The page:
Which brings me to this recipe for your remaining summer zucchini/squash harvest – plus what’s still available at farmer’ markets. You can use any type of soft skinned winter squashes just as well. This family favorite is a great side dish for roast chicken, broiled fish or almost anything you serve.

I first enjoyed this recipe when I was visiting my mom’s cousin Erica in LA in the eighties. My mom and her cousins Hans and Erica were born in Germany- escaped here during the war. Erica was an excellent cook. This dish surprised me as I had no idea that the “sauce” was nothing but ketchup, and that ketchup is a mainstay of  German cooking!

This is a very easy to make dish with a rich, satisfying taste. It always comes out delicious. You can use any combination of squash and onions you like.  I make it for company and let them guess what is in the sauce- so far no one has figured it out!  But now you know!

German Squash with Secret Sauce

INGREDIENTS

  • 5-7 squashes- your choice (I like to vary the colors- using yellows and greens)
  • 1 large onion plus 1-2 cippolini onions if you like
  • 1-2 Tbsp. Olive oil
  • Salt-free seasoning, pepper; or use salt if you can
  • Fresh chopped herbs- thyme or marjoram are my favorites for this

TO DO: (serves 3-4 or 2 with leftovers)

1. Chop onions into 1/2 “ pieces

2. Chop squashes in approximately 1/2 pieces also- they can be sliced but the way Erica made it they were chopped

3. Heat oil on med high heat in large sauté pan; add onions and sauté until just brown- 5-6 minutes

4. Add squashes to pan, and spices; sauté 3-4 more minutes uncovered- cover for about 5 more minutes til tender

5. Add 1/2 cup ketchup—sauté another 2-3 minutes; taste and add more if you like

That’s it! I’m sure you’ll be surprised at how rich tasting this is! Thanks Erica!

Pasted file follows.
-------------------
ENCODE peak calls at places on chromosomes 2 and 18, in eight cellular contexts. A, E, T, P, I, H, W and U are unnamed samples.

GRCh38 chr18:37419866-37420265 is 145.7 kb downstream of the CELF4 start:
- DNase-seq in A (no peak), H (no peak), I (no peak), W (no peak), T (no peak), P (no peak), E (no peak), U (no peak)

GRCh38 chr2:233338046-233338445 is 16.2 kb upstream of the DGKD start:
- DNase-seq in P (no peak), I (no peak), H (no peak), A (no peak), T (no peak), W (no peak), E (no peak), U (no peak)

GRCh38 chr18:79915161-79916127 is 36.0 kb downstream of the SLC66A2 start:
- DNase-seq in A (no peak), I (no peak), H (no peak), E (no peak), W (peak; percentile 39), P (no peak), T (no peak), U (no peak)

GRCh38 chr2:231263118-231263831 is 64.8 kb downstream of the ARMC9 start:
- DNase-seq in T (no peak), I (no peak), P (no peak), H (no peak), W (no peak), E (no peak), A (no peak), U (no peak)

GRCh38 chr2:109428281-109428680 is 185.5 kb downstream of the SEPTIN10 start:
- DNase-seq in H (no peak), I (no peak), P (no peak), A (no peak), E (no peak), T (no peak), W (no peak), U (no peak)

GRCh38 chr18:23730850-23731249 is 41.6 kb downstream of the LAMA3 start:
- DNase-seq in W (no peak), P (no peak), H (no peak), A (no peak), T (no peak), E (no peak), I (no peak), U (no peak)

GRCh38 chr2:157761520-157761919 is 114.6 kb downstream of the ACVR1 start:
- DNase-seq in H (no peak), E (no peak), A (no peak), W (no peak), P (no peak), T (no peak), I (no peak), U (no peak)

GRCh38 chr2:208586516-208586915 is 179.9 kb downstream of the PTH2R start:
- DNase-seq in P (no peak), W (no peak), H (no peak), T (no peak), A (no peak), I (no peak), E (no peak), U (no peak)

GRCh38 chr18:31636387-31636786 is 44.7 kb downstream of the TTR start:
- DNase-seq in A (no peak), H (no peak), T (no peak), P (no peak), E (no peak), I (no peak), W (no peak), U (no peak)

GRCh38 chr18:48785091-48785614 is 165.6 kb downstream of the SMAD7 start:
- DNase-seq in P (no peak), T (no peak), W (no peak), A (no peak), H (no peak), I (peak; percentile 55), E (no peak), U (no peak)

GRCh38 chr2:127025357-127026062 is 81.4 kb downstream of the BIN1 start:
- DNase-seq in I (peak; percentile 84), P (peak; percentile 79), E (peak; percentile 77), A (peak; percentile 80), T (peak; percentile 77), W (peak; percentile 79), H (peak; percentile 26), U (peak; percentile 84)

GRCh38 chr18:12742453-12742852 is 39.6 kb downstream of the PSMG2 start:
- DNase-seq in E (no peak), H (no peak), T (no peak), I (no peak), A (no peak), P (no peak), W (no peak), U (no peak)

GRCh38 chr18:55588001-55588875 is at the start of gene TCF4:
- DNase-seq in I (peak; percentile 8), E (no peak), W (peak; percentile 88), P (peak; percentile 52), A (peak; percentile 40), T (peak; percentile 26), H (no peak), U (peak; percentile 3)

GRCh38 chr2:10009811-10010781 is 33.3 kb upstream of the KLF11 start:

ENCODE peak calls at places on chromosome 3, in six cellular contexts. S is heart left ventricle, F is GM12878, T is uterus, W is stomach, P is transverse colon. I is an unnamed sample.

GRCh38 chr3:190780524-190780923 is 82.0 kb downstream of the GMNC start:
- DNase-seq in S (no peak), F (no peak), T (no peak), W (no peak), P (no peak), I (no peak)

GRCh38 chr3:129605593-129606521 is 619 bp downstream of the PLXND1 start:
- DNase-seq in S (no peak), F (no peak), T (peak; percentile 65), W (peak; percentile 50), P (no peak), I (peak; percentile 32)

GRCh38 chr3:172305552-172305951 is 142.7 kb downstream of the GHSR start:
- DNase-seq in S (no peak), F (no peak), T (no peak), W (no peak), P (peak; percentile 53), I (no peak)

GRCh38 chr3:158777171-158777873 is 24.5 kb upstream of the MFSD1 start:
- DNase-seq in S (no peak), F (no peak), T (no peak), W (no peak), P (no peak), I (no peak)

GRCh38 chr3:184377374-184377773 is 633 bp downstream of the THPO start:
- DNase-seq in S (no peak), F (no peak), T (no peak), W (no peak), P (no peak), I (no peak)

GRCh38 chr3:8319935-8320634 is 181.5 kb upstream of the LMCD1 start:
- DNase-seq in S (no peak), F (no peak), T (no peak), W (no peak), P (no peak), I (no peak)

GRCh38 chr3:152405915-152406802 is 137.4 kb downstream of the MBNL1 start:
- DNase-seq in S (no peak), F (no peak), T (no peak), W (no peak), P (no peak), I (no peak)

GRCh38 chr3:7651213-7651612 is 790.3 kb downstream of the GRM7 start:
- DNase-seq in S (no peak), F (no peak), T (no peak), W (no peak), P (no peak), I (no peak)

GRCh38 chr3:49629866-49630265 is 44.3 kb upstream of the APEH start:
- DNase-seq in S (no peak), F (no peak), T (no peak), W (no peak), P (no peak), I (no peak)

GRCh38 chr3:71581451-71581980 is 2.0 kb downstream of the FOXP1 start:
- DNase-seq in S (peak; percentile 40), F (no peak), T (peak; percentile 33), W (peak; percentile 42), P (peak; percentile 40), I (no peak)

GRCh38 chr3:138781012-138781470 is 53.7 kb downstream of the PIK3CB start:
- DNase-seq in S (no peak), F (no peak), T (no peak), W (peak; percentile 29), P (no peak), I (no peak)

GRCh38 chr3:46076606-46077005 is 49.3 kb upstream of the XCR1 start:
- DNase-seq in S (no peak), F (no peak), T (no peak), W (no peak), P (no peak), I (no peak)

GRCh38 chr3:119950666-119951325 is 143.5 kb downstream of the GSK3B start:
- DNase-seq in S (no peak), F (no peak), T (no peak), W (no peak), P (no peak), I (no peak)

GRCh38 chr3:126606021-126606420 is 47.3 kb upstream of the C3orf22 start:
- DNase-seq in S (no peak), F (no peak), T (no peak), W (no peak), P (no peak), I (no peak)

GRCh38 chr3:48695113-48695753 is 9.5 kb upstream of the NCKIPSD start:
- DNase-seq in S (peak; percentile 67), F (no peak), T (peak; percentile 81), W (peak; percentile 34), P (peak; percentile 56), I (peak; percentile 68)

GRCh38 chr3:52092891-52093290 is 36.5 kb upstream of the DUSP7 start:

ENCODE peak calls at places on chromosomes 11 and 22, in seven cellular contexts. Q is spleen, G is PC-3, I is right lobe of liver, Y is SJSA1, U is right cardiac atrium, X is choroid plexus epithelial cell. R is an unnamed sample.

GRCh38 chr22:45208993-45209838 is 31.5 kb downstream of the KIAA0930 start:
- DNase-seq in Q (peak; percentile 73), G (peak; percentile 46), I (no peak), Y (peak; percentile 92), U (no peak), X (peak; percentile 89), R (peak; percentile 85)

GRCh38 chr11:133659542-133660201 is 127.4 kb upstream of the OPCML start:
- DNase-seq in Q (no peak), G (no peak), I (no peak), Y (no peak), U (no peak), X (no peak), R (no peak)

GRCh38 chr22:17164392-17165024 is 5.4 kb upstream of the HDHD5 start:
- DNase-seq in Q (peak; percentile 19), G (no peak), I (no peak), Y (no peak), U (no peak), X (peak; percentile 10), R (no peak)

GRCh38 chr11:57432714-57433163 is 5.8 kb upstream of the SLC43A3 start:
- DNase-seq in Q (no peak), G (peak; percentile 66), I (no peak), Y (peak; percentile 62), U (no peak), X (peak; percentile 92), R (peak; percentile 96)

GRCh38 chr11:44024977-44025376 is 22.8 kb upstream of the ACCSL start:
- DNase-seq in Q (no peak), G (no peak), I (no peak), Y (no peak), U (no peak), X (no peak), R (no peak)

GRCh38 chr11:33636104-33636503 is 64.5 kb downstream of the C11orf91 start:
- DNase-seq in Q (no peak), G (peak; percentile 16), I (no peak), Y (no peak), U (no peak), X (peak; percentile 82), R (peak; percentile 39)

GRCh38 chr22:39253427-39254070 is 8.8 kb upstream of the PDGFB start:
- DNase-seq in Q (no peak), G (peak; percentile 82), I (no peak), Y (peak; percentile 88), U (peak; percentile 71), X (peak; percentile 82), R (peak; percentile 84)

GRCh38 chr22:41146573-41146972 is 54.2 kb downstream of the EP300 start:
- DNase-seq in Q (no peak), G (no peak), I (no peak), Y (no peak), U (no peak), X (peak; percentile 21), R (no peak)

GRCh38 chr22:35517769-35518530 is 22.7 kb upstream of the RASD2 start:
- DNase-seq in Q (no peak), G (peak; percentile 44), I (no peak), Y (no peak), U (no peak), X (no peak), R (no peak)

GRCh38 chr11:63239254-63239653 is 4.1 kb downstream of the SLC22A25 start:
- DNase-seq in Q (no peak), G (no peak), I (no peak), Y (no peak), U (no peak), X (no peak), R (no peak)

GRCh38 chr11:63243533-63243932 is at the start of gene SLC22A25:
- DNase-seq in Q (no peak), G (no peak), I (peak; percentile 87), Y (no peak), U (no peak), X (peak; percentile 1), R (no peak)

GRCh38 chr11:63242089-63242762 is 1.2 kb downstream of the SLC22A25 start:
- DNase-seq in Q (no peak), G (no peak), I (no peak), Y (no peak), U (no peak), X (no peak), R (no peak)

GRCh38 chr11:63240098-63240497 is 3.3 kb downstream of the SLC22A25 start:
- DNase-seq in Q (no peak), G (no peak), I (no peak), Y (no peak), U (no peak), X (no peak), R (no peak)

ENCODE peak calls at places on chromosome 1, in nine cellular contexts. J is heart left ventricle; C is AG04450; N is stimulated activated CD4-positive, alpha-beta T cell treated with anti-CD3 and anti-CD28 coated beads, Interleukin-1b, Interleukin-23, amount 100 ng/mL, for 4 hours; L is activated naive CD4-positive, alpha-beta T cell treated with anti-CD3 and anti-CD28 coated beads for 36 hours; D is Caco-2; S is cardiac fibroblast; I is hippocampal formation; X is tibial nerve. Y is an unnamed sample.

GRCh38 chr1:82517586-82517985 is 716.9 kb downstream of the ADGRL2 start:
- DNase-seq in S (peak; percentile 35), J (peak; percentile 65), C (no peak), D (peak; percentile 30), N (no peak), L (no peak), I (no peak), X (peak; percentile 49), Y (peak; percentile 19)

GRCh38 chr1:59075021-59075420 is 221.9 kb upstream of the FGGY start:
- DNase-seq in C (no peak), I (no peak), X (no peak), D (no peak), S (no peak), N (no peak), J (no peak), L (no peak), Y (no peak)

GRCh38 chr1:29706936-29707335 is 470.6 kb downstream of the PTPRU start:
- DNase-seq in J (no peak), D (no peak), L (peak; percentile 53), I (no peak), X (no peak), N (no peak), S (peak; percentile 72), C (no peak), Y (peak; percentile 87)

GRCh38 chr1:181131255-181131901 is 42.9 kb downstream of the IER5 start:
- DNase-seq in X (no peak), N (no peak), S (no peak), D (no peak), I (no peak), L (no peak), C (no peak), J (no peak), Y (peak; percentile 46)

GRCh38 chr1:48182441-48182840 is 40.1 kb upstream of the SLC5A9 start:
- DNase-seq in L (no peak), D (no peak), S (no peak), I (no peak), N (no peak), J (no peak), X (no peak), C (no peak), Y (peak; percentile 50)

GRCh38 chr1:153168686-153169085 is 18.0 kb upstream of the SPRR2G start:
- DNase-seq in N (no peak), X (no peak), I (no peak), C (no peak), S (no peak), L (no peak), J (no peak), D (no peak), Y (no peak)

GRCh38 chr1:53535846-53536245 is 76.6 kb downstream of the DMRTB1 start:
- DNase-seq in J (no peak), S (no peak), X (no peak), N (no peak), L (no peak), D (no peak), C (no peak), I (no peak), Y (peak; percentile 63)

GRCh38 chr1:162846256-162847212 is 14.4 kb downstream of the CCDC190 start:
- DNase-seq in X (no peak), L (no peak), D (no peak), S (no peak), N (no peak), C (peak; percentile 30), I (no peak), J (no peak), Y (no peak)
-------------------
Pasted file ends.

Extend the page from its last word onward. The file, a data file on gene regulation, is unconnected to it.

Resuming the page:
Serve as a side dish; and, as we usually have, a crisp green salad with a tart, lemony vinaigrette–see previous Salad posts for the vinaigrette recipe: https://wordpress.com/post/type2delicious.com/1075

Enjoy!

www.type2delicious.com

The Trick to Making Crispy-Edged Fried Eggs

Crispy fried egg with whole grain bread

Foolproof crispy fried eggs

The Trick to Making Crispy-Edged Fried Eggs

Something that seems easy, but isn’t. I love fried eggs on toast (with ketchup (<* , but they don’t always come out the way I like them. Here’s a simple tip from a site I like; Pure Wow:

At brunch, nothing tastes quite as delicious as a runny fried egg with crispy edges (delicately placed atop a crusty piece of bread, of course). But replicating that effect at home is hard. Here, a trick that will help you get golden brown edges—and a soft, yolky inside—every time.

What you do: First things first—let the frying pan get scalding hot. (Usually, this requires letting it sit on the stove for a minute or two.) Next, coat the pan with a thin layer of olive oil. (Two tablespoons should be plenty, depending on the size of the pan.) Crack an egg and let the whites sizzle for two minutes.

Here’s the tough part: No matter what, resist the temptation to touch the eggs as they cook. Just let them sizzle in the olive oil and watch the timer. You’ll know they’re cooked when the white part looks opaque.

OK, kill the heat. Using a spatula, carefully slide the egg off the pan. The result? Crispy perfection.